acacia: yes, you're absolutely right. And it's not just in American culture, but many other western cultures (not to mention non-western cultures). One thing that's always really annoyed me is when people use feminising words to 'insult' men - like being a woman is a bad or degrading thing.

odessa: that's just it, it's so much harder to fight against inequality and ingrained sexism when we're faced with this pseudo-liberation of 'choice' culture. I think most of this choice politics is one big marketing tool anyway, and it has little to do with women's rights. Still, it manages to beguile us because it's so much easier to deal with and believe.

rooth: oh of course, there are many forms of violence, which relate to different social issues. I was just highlighting one of them here.

tana: thank you tana.

emily vanessa: I think anyone who would label you as 'anti-feminist' because of wearing lipstick is just looking for an easy interpretation of feminism.

monica: there are varied and complex articles on feminism in academia obviously, but I'm finding a plethora of really silly ones in the mainstream media. It's like journalists have been told they need to 'brand' feminism as an infantile stereotype. It's a bit disheartening.

petra: my pleasure, I'm glad you read it.

hungryandfrozen: oh yes, that old chestnut. I find it funny when I hear stuff like 'feminism has gone to far'. Really? What world do they live in?

camila: me too, it's annoying. Just the other day I picked up a coy of Vogue with an article that linked feminism to bras and lipstick. Sigh. enough already. I'm surprised hairy legs weren't mentioned too.

steph: oh steph, I don't even begin to say it all :) but good to hear from you!

louise: with or without lipstick, you are lovely louise.

niina: yes, as long as people are judged primarily by the gender, I'm afraid many of these issues will just persist.

sasha: well, thank you for your brilliance and eloquence! What an amazing comment sasha, I agree with every word.

danielle: yeah, it wasn't talked about when I was growing up either, I sort of came to it individually. I find it interesting when people tell me they had feminism 'shoved down their throat' when they were in school, because I never had those experiences.

Amelia said...

Ah the ingrained sexism in society is pitiful sometimes.

The industries won't change themselves until women stand up and ask for those changes - even if it is a boycott of everything that supports the idea that the average woman is not enough.

Sometimes though it's tiring.

Shell said...

Thank you!

hila said...

amelia: that's just it, these industries won't change themselves, they have too much to lose. It is incredibly tiring.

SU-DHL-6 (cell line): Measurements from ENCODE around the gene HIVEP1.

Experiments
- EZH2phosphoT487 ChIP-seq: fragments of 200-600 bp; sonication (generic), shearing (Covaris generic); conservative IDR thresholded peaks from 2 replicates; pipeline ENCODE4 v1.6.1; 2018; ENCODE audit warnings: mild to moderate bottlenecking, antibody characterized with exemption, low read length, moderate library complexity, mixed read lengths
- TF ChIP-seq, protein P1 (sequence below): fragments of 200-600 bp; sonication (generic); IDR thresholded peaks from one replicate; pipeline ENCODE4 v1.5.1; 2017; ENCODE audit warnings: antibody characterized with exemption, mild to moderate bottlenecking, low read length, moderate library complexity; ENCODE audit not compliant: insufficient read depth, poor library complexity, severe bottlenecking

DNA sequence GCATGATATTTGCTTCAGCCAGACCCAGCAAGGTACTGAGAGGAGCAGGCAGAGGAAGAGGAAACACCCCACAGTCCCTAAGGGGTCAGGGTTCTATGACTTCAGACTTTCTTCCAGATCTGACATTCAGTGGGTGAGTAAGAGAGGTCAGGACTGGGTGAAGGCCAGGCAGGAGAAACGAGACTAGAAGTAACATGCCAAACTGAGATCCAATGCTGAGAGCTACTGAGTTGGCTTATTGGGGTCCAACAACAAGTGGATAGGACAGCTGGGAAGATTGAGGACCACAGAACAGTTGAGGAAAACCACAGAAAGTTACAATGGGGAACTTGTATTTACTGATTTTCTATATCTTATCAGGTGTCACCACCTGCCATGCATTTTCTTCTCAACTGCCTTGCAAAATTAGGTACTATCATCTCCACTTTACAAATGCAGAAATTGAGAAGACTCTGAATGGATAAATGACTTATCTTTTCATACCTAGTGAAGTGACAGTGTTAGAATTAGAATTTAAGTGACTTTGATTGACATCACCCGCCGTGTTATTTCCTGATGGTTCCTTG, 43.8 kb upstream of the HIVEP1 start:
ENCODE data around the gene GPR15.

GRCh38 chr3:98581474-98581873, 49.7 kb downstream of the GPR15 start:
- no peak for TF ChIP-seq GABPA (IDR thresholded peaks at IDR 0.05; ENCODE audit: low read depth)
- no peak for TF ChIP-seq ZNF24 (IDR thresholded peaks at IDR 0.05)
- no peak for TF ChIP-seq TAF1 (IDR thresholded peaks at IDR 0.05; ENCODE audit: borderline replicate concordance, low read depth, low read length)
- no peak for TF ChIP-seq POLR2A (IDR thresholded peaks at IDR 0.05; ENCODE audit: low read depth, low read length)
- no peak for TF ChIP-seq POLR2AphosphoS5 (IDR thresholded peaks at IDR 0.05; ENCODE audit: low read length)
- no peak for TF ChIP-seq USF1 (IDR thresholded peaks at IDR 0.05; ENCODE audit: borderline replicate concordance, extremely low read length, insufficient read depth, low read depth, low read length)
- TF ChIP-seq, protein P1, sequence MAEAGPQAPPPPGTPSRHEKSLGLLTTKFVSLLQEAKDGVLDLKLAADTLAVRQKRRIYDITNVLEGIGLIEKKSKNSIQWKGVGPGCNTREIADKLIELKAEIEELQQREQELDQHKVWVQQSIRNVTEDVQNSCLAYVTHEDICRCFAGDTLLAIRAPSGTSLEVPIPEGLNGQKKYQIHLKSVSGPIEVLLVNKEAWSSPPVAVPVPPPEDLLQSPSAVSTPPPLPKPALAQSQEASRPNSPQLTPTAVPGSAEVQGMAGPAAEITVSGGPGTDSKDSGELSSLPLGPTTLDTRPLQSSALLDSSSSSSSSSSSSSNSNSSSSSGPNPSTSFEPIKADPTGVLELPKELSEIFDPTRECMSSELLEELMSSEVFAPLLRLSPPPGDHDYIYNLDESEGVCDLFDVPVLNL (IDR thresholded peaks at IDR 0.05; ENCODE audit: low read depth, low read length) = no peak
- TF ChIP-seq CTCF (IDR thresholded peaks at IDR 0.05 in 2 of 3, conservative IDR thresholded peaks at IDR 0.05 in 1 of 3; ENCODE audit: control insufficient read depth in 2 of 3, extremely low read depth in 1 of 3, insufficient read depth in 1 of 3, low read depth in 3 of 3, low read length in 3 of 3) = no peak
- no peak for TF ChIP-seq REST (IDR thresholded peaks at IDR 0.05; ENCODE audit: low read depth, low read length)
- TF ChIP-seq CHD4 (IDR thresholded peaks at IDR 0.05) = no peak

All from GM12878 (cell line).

shell: thanks

Anonymous said...

I know its a bit late to comment, but this post addresses so many of the things I have been thinking about recently but haven’t really been able to articulate. Following on from one of the previous comments, it really bothers me when people think that because on the surface level women do seem to be have a lot of choices in how we can live (or a lot more than in previous generations) people think the work is done. This just ignores all of the ingrained inequalities that even some women are guilty of playing to at times.. and also the fact that we have far more choices in western societies compared with most of the world. I also don’t understand how people can ignore the constant attacks on womens bodies and reproductive freedoms.

Interesting how you mention you never really talked about feminism when you were younger. It was never a big part of my life growing up either. It just never really occurred to me because my parents both worked full time and shared the housework, and I don’t remember ever having any experiences were I felt like being a girl was a disadvantage. So it didn’t seem relevant to me until I moved out.

Also, I was wondering if you sometimes found it hard to reconcile your enjoyment of ‘nice things’ with you as a person, rather than just as part of consumer culture?

hila said...

anonymous: it's never too late to comment, so thanks.

Feminism wasn't talked about when I was growing up, but that didn't mean obviously that it wasn't relevant. I guess I mentioned it because I'm really surprised to hear people complaining that they had it shoved down their throat via the education system. If anything, it needed to be talked about more, I hardly heard anyone mention women's rights.